BUSINESSES around Peterborough have been studying this week’s budget online and trying to work out how the chancellor’s announcements will affect them.
Peterboroughbusiness.co.uk is bringing you all the reaction to the budget from the city’s accountants and business leaders, who have been telling us what they think the changes will mean for the Peterborough economy.
Kevin Edwards, tax partner at the Peterborough office of MacIntyre Hudson, the top 20 accountancy firm, has reacted positively to topline analysis of today’s budget.
“The reduction in Corporation tax rates and the changes to EIS, R&D tax credits for SMEs and the extension of Entrepreneurs’ Relief to £10 million all sound like joined up thinking for smaller and medium-sized, entrepreneurial companies.
“The Plan for Growth offers some very useful access to finance measures for SMEs. However, it was disappointing to hear that Peterborough will not be classed as one of the Government’s Enterprise Zones to attract more manufacturing businesses to the city – let’s hope we will be included in the 10 to be announced later on in the summer.
“We’re delighted to see that the Time to Pay scheme is continuing and that UKTI will be offering more support to SMEs who want to export. Increasing numbers of our clients are looking to expand their business that way, so this is a very welcome measure.”
Ken Craig from Rawlinsons said, “Against a background of rising inflation, considerable public debt and borrowing requirements, George Osborne has stepped up to the plate today to confirm his changes to the UK tax system. Prior to the event we were advised that he would be confirming significant increases to personal allowances, taking steps to help with rising petrol prices and perhaps simplifying the tax system, in particular a possible merger of National Insurance and Income Tax.”
Simon Chaplin, managing director of Greenstones, said, “For Greenstones customers, namely the small owner managed business, there are not really any new surprises following today’s budget. Whilst the government’s agenda is clearly one of growth the announcements made will do little to counteract the cuts in public services and government contracts for businesses. Consumers will be hard hit suffering from high inflation, petrol prices, job losses and static wages.”
Nino Pucacco partner at Peterborough accountants P&A Accountancy Services said, “There are some very welcome headline-grabbing announcements in this budget, but the devil is always in the detail, and things are rarely as rosy as chancellors paint them in their speeches. But even if the details turn out not to be too devilish, we shouldn’t get carried away, since the underlying message is that there are two brutal truths.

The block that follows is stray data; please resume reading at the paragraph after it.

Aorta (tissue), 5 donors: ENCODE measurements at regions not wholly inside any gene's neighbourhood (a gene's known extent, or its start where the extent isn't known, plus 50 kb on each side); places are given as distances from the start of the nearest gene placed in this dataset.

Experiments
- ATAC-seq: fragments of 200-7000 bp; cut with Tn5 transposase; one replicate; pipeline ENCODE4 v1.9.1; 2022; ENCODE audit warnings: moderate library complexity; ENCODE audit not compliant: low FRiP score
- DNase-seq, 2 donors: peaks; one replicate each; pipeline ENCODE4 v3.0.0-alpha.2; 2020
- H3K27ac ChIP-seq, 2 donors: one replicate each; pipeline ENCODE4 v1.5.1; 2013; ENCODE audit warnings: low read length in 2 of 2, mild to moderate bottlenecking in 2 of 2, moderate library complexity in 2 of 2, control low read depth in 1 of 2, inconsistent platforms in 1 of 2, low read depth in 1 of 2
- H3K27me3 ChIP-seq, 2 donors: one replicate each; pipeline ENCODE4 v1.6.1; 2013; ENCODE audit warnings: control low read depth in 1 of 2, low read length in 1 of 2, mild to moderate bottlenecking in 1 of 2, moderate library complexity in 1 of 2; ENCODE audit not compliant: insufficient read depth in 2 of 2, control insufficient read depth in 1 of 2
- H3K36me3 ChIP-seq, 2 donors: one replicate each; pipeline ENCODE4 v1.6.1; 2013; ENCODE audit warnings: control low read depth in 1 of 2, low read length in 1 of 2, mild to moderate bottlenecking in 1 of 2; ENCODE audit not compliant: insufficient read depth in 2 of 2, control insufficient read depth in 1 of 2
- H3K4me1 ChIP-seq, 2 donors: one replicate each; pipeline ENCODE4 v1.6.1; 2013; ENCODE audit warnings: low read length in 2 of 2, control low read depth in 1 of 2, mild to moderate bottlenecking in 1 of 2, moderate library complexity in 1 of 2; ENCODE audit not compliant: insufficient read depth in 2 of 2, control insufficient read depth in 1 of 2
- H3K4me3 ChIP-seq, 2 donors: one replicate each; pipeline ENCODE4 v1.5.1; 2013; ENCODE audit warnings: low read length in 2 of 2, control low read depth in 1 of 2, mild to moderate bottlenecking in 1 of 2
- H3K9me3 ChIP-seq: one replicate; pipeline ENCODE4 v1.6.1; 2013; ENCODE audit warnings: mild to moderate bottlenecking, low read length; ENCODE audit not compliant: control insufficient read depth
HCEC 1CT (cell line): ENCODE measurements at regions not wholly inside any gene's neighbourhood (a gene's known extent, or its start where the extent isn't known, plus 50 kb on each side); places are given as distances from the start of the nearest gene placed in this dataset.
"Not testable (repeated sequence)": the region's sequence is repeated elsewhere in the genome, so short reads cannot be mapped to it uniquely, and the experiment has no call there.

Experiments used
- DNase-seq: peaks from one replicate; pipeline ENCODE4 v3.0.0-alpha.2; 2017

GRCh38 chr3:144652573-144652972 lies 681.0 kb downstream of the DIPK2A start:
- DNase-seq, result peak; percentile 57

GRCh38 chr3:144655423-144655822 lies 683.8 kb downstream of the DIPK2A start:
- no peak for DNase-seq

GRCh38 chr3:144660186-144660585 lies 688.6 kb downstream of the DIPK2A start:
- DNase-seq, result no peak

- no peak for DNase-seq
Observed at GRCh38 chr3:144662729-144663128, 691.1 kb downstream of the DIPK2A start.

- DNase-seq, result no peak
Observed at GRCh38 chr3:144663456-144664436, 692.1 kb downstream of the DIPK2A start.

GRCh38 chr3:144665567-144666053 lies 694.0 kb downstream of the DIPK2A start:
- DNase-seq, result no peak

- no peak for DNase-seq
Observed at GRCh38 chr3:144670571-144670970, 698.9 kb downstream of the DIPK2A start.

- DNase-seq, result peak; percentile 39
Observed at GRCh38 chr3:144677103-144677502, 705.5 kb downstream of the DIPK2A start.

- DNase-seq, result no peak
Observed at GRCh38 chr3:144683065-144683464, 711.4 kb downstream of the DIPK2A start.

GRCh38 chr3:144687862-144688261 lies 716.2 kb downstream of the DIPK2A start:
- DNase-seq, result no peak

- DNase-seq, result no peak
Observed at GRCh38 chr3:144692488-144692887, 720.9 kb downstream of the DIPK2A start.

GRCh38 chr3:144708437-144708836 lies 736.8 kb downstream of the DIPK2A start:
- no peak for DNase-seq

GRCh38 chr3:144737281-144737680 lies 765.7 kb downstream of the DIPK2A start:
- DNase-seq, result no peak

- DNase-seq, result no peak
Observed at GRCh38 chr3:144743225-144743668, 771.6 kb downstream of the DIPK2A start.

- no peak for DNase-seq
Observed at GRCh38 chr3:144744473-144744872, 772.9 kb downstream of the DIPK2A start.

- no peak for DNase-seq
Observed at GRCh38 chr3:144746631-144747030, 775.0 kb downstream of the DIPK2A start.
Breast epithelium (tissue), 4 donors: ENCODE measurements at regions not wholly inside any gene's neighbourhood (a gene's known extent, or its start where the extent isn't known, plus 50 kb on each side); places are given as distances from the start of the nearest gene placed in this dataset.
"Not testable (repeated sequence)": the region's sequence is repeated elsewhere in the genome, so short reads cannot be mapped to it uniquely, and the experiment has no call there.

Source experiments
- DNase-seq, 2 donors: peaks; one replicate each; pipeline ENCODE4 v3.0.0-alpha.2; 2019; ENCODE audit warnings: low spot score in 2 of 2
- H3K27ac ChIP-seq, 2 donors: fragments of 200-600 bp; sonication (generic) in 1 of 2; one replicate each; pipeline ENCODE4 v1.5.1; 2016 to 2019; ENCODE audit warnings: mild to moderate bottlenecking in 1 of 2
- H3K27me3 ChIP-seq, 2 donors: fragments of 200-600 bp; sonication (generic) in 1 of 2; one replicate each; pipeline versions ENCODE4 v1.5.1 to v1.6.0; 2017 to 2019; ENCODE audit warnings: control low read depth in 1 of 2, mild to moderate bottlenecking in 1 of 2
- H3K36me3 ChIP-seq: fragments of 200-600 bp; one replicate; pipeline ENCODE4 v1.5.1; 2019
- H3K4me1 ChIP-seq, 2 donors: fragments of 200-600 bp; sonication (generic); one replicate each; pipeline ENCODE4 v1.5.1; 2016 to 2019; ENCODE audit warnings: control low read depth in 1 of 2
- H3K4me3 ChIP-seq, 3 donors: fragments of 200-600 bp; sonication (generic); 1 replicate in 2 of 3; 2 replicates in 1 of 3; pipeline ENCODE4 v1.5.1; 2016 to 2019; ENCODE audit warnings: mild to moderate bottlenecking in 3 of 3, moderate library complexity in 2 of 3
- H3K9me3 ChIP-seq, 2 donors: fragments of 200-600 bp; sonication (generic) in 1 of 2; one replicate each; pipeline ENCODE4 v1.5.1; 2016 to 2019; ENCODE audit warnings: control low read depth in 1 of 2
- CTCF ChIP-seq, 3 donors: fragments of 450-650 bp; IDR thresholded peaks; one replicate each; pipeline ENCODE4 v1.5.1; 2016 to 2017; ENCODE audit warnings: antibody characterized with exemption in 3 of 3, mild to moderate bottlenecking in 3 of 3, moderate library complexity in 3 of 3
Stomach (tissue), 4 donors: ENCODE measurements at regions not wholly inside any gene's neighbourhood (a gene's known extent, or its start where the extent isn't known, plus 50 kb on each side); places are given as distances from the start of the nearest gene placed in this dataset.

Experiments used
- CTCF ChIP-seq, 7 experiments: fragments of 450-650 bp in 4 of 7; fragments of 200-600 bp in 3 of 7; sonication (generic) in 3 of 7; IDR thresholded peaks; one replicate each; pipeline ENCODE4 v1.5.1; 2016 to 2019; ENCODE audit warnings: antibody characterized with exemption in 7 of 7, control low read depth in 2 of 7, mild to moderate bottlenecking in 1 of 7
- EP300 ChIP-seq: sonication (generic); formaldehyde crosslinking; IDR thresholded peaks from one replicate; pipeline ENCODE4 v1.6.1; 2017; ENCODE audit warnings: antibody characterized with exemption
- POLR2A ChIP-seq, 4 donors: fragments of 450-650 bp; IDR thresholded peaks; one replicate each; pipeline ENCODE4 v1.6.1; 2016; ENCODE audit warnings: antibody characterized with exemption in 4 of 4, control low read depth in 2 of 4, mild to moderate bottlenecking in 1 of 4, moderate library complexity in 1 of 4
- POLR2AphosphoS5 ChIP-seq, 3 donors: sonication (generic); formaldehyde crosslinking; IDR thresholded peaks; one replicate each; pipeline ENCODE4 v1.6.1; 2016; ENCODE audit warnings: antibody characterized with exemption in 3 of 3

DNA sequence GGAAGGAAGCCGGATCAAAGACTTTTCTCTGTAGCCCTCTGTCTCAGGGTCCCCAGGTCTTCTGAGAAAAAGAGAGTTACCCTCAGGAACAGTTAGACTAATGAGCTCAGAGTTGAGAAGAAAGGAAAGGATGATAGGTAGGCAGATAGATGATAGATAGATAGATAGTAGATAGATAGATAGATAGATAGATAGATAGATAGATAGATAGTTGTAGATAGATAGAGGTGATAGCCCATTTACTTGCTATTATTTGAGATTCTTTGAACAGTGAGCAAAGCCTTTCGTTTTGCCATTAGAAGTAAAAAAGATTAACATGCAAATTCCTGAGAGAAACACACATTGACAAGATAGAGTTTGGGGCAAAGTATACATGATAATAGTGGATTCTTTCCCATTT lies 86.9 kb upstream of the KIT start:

“The first brutal truth is that the public finances are still in a mess, and soon the huge tax burden and spending cuts announced long before today are really going to start hurting. In fact for some local people the pain is going to be excruciating as their jobs go, their public sector contracts disappear, their businesses fail, and the benefits system no longer gives them what they need. And if they work hard and manage to avoid all of that, they could find the taxman taking up to 60p in income tax from every extra pound they earn.
“The second brutal truth is that it is businesses and not budgets that offer us the best hope of putting things right by replacing the jobs and wealth lost, and generating the extra taxes needed to pay for everything. Mr Osborne billed it as a ‘budget for growth’ but in reality budget measure such as relaxing planning restrictions, setting up new enterprise zones and cutting corporation tax rates will only ever help a bit. It is how businesses respond that really matters, since they are the real engine of growth. So the region’s job and wealth-creating businesses need to stand up and be counted by taking urgent action to make it happen.
“Despite the promises of simplification in the future, the 2011 tax regime is hideously complicated and contains a huge number of pitfalls for the unwary. The good news though is that it now also allows the really well advised to make some very big tax savings. And that’s why we’ve launched our free 2011 Tax Minimisation Review service for businesses and individuals – to make sure that no-one suffers by paying a single penny more than their fair share of tax.”
Chris Haworth, head of commercial, Carter Jonas, said, “The announcement that the default presumption is in favour of development is good news, but it is very difficult to see how this squares with the Localism agenda.
“We still have the situation where local councillors now stand fully responsible to the electorate for any development proposals in their area and even a small vociferous minority can derail these.
“Until we get more clarity on how the localism agenda will work in practice, and particularly how it will work where cross-boundary development is involved, I am still not convinced that current policy will deliver the commercial and residential development that is much needed to regenerate an economy that has been through the worst recession in living memory.”
John Bridge OBE, chief executive of Peterborough Chamber of Commerce, said, “Today’s announcements will, on the whole, be met positively by business. The additional decrease in corporation tax will be welcomed, while the promise of no new regulation for firms with fewer than ten staff over the next three years is equally positive. Red tape continues to be an issue for business owners who simply don’t have the time or the inclination to sit down and get their head around onerous new rules and regulation.